Meanwhile, the single Christian women I know are trying to make the best of a complex reality. They seek to serve God with their daily work, invest in friendships and the church, and pursue creative and educational opportunities as they arise. Many of them also try to meet Christian men, dabble with dating apps, and pray.

Their lives are both rich and imperfect. They experience cycles of hope and frustration. For most singles I know, their status is not for lack of trying, or for lack of honoring marriage as such. As sociologist Lyman Stone notes in a recent CT piece, when you ask unmarried Christians today, most of them say they want to get hitched. Even shakshuka girl said as much.

You don’t have to be a Calvinist to affirm that God is present to every person wrestling with unmet desires and quiet griefs, and that God is working out his plans in times of social stability as well as upheaval, decline, and unprecedented change. Far more, people worried about the future of Christendom—or perhaps Western civilization and its declining birth rates—are called to remember the primary way the church will be preserved through the centuries.

In sum: It’s baptism, not just babies. After all, Jesus taught it’s not enough to be ...

Continue reading...

The Biden administration and the global church can do more to help the Chin people in Myanmar.

On Monday, we will hold a congressional briefing at the Senate offices about the worsening situation facing Christians in Myanmar, particularly the Chin people. We hope that the US government will determine the attacks on Christians in Myanmar as war crimes and crimes against humanity, and that American Christians will speak out for their brothers and sisters in the country.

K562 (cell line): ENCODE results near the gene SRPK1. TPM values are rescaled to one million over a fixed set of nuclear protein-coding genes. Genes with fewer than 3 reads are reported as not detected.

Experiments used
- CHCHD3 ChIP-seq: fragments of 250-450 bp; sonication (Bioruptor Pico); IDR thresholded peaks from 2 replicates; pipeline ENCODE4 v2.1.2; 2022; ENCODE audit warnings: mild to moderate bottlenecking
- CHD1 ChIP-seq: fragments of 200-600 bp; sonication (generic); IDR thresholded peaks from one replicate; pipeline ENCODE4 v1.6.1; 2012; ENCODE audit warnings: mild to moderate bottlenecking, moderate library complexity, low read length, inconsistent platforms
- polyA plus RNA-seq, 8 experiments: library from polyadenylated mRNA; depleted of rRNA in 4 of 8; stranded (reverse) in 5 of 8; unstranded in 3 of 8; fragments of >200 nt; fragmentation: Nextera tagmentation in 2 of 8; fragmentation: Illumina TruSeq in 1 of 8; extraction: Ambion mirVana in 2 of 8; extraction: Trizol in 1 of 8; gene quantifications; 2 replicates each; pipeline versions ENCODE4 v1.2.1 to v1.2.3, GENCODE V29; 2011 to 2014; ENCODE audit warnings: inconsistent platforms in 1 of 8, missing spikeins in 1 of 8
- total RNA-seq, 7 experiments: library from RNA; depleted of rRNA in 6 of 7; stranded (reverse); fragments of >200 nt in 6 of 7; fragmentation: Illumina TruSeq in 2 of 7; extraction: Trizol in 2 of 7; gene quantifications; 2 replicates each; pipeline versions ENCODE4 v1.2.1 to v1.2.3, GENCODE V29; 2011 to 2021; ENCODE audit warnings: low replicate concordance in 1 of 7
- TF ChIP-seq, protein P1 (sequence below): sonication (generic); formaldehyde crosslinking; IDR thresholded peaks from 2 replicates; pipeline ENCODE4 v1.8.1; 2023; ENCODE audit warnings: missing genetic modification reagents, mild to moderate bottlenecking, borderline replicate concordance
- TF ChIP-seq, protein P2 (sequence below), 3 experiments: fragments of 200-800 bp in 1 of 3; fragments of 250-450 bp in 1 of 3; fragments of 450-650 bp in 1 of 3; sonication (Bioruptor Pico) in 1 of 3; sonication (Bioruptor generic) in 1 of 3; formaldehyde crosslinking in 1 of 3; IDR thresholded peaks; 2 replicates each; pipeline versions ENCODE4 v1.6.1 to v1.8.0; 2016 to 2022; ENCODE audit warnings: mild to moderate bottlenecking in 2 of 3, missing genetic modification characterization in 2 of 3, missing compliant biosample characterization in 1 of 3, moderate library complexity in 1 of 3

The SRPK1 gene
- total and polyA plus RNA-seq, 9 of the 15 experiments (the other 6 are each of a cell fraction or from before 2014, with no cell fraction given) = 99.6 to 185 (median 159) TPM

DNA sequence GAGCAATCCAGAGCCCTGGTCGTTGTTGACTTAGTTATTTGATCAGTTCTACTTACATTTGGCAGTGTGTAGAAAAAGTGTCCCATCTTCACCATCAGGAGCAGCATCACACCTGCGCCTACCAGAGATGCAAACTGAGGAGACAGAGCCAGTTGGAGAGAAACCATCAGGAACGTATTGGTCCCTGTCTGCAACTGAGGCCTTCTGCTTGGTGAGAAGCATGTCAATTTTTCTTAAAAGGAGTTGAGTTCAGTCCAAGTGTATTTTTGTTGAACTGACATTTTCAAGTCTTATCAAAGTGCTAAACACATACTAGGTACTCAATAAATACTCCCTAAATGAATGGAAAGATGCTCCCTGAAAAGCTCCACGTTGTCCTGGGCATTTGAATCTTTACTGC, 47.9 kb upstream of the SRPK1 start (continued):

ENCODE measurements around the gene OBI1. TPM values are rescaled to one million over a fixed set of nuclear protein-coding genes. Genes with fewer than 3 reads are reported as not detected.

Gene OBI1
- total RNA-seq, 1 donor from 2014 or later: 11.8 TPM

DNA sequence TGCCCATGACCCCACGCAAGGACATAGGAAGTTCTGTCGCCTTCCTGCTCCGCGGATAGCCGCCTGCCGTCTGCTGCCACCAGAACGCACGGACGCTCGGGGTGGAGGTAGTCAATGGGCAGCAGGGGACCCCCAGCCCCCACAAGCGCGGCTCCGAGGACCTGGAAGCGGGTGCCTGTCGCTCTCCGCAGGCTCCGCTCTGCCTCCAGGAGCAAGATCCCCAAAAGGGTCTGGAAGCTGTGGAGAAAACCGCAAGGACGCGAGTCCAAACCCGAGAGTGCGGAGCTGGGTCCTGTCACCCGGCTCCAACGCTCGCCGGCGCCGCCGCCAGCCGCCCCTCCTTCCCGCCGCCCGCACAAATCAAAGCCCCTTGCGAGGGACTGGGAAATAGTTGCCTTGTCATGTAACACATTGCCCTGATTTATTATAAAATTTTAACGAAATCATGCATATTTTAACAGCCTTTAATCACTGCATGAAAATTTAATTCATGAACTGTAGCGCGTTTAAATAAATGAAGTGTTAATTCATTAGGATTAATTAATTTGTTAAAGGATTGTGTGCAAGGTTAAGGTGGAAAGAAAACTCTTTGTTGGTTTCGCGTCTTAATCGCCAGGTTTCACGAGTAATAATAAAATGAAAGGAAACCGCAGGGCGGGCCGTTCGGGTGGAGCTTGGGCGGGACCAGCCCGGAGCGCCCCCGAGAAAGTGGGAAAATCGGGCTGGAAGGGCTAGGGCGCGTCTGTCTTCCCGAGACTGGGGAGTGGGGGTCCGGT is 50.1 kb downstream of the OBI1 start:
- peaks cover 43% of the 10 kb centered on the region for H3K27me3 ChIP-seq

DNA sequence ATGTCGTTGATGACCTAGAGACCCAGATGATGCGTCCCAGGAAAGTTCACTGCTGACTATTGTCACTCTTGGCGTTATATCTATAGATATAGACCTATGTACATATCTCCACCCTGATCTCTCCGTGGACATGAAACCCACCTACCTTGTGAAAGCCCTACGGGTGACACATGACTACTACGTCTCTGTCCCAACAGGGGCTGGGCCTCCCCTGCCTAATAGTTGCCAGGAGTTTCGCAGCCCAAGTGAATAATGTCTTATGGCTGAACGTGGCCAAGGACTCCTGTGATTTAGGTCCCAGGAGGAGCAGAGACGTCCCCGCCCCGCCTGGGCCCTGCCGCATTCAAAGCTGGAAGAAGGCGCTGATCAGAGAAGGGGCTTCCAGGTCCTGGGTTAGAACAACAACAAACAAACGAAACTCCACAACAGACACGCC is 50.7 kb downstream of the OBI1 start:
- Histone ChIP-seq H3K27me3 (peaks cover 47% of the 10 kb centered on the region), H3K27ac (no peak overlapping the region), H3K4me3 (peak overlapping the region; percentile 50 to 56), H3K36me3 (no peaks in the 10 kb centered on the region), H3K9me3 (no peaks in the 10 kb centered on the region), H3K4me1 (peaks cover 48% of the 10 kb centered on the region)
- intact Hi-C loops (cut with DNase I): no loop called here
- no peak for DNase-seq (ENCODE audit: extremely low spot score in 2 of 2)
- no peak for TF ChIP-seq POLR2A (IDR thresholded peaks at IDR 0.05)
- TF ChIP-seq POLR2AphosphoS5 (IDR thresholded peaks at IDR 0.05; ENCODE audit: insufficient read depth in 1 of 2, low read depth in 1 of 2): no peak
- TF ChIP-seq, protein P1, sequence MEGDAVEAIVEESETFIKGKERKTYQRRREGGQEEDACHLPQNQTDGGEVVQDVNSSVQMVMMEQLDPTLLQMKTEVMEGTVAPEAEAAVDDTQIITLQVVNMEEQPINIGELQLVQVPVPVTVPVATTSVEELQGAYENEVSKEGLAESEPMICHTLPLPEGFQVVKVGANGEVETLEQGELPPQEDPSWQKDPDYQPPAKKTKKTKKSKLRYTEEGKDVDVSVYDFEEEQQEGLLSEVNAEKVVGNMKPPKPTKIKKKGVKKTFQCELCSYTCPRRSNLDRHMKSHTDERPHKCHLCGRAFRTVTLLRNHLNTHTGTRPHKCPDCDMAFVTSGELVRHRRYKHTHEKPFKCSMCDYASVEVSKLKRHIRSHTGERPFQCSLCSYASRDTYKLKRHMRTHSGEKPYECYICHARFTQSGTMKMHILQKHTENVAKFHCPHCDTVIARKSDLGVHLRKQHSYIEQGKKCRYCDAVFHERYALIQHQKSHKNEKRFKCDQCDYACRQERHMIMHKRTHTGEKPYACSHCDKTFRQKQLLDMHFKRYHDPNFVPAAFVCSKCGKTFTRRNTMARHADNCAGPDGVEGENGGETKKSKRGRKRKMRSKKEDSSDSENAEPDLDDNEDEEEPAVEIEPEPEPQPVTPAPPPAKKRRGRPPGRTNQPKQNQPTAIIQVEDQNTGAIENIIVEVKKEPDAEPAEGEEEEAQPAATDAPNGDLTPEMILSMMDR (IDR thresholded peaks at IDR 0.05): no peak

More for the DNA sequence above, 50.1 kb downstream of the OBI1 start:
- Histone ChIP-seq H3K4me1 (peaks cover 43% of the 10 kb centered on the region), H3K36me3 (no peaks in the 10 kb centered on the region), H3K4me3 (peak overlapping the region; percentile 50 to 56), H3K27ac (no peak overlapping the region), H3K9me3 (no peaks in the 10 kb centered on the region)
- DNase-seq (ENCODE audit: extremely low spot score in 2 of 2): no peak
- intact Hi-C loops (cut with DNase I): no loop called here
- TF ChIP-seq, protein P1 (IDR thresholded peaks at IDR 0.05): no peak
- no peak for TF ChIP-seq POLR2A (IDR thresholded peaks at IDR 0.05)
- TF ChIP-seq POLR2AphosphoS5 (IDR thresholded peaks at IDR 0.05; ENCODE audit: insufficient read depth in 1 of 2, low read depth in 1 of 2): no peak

Christian ethnic minorities in Myanmar (also known as Burma) have long faced religious persecution and ethnic discrimination due to Buddhist nationalism in the country. This has only worsened after the military overthrew Myanmar’s democratically elected government on February 1, 2021. Since then, the military, known as the Tatmadaw, has steadily ramped up violence against its own citizens, firing on unarmed protesters in the streets of Yangon. By the end of 2021, it was waging an all-out war against civilians in the countryside.

Historically, Myanmar’s ethnic and religious minorities have been the targets of the most horrific military atrocities. In 2017 and 2018, the Tatmadaw committed a campaign of ethnic cleansing against the Rohingya people that killed thousands and forced 700,000 to flee to Bangladesh. The Biden administration rightly labeled the Tatmadaw’s actions as genocide and crimes against humanity.